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World British military scientists can't prove that the nerve agent used to poison Sergei Skripal was made in Russia

21:13  03 april  2018
21:13  03 april  2018 Source:   businessinsider.com

Russia spied on Skripal and daughter for at least 5 years -UK

  Russia spied on Skripal and daughter for at least 5 years -UK Russia's intelligence agencies spied on former double agent Sergei Skripal and his daughter Yulia for at least five years before they were attacked with a nerve agent in March, the national security adviser to Britain's prime minister said.Load Error

Accusations and recriminations between Britain and Russia are set to escalate with the news that scientists at the Porton Down military research facility have been unable to establish exactly where the novichok nerve agent used to carry out the Skripal attack was manufactured.

British military scientists reportedly have not verified that the nerve agent used to poison ex-spy Sergei Skripal was made in Russia — but said it was "only in the capabilities of a state actor." Gary Aitkenhead, chief executive at Porton Down, the UK Ministry of Defence' s science lab, told Sky News

hazmat sergei skripal: <p>Military personnel investigating the Skripal attack wear protective suits in Salisbury, England, on March 11.</p><p></p> © Provided by Business Insider

Military personnel investigating the Skripal attack wear protective suits in Salisbury, England, on March 11.

British military scientists reportedly have not verified that the nerve agent used to poison ex-spy Sergei Skripal was made in Russia — but said it was "only in the capabilities of a state actor."

Gary Aitkenhead, chief executive at Porton Down, the UK Ministry of Defence's science lab, told Sky News on Tuesday that investigators have identified the poison to be military-grade Novichok, which was designed in Russia during the Cold War, but "have not verified the precise source" of it.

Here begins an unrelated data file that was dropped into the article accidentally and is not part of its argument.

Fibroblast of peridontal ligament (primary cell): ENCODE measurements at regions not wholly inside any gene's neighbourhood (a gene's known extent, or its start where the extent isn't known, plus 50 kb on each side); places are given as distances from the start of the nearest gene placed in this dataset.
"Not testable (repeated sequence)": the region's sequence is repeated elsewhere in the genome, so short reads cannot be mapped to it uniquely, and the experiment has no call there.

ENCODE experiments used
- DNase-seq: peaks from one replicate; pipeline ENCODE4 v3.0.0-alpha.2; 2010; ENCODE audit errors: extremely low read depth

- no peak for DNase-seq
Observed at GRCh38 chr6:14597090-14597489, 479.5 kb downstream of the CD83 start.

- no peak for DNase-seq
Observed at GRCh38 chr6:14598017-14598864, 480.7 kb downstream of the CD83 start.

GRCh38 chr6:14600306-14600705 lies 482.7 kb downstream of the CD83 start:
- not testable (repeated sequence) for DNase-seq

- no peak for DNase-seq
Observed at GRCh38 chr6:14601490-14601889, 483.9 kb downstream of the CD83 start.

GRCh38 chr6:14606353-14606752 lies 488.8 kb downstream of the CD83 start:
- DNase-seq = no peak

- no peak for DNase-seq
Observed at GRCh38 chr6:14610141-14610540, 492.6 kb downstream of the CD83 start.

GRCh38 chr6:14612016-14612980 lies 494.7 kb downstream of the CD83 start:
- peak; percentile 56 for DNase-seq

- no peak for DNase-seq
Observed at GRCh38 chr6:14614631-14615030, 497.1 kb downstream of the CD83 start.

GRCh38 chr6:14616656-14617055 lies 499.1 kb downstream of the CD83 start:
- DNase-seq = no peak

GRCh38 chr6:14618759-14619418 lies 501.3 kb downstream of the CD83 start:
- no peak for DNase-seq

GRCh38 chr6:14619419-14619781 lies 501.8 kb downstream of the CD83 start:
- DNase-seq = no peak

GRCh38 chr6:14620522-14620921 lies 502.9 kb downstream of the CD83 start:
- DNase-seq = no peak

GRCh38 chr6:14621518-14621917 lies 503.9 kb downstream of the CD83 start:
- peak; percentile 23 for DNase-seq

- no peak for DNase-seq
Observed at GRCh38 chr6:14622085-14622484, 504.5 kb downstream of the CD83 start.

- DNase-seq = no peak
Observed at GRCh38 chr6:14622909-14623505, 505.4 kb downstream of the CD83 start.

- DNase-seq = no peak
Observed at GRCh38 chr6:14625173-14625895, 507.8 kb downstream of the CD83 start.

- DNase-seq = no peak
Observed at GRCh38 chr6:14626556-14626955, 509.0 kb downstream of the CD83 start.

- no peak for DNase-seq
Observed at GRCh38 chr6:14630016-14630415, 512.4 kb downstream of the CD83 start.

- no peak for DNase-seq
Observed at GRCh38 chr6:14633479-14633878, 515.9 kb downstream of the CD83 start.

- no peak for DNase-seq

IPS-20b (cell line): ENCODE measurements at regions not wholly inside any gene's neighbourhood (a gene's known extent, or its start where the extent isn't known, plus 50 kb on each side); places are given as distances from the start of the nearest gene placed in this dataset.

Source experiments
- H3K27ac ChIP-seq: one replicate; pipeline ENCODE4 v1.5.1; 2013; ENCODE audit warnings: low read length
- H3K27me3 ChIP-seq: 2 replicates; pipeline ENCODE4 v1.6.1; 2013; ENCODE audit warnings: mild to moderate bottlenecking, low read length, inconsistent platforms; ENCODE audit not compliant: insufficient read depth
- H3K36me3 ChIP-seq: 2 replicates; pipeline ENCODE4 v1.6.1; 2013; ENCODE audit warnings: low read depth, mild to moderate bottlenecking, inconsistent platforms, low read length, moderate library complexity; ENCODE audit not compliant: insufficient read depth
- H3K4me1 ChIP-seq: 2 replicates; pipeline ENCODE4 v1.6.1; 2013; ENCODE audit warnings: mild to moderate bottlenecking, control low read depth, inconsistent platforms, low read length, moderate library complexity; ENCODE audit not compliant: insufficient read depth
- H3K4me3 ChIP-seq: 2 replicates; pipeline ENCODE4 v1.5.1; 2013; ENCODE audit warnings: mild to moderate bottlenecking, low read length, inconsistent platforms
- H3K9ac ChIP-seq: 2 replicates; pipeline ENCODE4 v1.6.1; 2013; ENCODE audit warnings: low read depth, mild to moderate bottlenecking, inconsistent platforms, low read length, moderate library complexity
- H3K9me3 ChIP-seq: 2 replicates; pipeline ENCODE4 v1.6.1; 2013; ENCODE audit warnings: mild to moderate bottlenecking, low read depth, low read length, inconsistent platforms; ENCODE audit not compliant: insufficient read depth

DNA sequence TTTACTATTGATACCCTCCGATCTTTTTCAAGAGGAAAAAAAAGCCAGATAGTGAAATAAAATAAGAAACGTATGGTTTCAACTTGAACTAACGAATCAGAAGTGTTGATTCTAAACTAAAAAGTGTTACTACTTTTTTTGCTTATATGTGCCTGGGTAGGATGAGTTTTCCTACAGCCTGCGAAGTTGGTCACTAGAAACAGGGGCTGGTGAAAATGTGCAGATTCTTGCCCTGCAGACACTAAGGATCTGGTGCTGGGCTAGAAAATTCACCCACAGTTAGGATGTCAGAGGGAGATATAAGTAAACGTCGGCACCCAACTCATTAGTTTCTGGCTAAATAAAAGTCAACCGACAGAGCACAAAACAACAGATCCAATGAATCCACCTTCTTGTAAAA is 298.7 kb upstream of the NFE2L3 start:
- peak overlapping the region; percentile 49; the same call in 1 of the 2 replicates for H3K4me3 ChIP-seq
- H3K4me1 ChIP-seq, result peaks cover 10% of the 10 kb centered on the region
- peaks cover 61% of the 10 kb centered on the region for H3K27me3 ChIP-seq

Poisoned Yulia Skripal has been discharged from British hospital-BBC

  Poisoned Yulia Skripal has been discharged from British hospital-BBC Yulia Skripal has been discharged from a British hospital, the BBC reported on Tuesday, just over a month after being poisoned with a nerve agent along with her father Sergei, a former Russian double agent. The Skripals were found unconscious on a bench on March 4 in the southern English city of Salisbury and they were in a critical condition for weeks until their health began to improve rapidly.Britain says they were poisoned with a military-grade nerve agent and has blamed Russia for the attack. Moscow has denied any involvement in the incident which has plunged its relations with the West to a post-Cold War low.

British military scientists reportedly have not verified that the nerve agent used to poison ex-spy Sergei Skripal was made in Russia — but said it was "only in the capabilities of a state actor." Gary Aitkenhead, chief executive at Porton Down, the UK Ministry of Defence' s science lab

British military scientists were able to identify the nerve agent used to poison former spy Sergei Skripal as Novichok. Novichok is a military -grade poison designed in Russia during the Cold War. Gary Aitkenhead, chief executive at Porton Down, the UK ministry of Defence’ s science lab has